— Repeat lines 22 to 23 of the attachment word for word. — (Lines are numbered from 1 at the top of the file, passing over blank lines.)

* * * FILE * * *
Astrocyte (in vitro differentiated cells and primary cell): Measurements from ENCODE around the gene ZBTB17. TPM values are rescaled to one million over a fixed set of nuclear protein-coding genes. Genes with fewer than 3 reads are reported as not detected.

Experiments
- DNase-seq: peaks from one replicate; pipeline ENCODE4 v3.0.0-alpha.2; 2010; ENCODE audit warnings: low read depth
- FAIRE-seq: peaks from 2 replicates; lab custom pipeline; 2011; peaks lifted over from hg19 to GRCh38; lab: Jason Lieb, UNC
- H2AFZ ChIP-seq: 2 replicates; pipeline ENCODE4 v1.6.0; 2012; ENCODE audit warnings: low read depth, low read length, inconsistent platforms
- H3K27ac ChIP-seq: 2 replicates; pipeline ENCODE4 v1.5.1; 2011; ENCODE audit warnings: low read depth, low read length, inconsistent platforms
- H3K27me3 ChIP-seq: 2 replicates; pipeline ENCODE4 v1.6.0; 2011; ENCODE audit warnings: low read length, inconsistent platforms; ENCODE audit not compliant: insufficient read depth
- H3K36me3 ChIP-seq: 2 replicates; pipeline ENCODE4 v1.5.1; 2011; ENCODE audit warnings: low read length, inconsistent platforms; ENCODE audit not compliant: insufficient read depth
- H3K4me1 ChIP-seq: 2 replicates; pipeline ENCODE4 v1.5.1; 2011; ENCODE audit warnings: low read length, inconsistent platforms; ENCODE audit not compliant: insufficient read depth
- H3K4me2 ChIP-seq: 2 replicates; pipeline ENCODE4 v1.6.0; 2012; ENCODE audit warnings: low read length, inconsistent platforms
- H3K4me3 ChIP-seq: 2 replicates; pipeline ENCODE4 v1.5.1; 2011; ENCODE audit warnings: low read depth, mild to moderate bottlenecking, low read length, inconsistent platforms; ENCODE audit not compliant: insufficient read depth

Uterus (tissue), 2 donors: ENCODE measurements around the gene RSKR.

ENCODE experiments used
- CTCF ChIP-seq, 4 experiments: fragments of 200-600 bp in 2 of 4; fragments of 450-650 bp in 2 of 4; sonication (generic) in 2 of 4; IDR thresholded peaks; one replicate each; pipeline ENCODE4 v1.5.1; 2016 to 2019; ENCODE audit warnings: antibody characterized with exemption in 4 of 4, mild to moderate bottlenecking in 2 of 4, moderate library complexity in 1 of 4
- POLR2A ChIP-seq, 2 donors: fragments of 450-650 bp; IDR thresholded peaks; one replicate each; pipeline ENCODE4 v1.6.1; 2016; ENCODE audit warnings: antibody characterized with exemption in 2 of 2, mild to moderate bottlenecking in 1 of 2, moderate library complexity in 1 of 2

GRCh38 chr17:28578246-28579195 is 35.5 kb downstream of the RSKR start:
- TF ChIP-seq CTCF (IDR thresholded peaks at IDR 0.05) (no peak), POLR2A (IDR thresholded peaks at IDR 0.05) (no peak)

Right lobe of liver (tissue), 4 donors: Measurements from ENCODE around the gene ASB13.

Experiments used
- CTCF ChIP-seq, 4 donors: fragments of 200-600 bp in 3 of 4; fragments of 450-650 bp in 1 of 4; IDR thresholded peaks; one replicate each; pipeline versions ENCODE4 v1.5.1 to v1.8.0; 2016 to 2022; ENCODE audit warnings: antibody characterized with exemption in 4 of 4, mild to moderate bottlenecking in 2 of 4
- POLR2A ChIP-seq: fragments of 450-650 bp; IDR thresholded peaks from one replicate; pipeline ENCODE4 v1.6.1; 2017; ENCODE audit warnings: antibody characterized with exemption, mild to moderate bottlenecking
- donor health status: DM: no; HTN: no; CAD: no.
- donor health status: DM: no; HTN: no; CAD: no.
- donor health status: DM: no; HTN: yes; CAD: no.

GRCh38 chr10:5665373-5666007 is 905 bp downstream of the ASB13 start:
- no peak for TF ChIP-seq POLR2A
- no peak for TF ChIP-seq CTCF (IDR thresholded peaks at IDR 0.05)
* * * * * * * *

- donor health status: DM: no; HTN: no; CAD: no.
- donor health status: DM: no; HTN: no; CAD: no.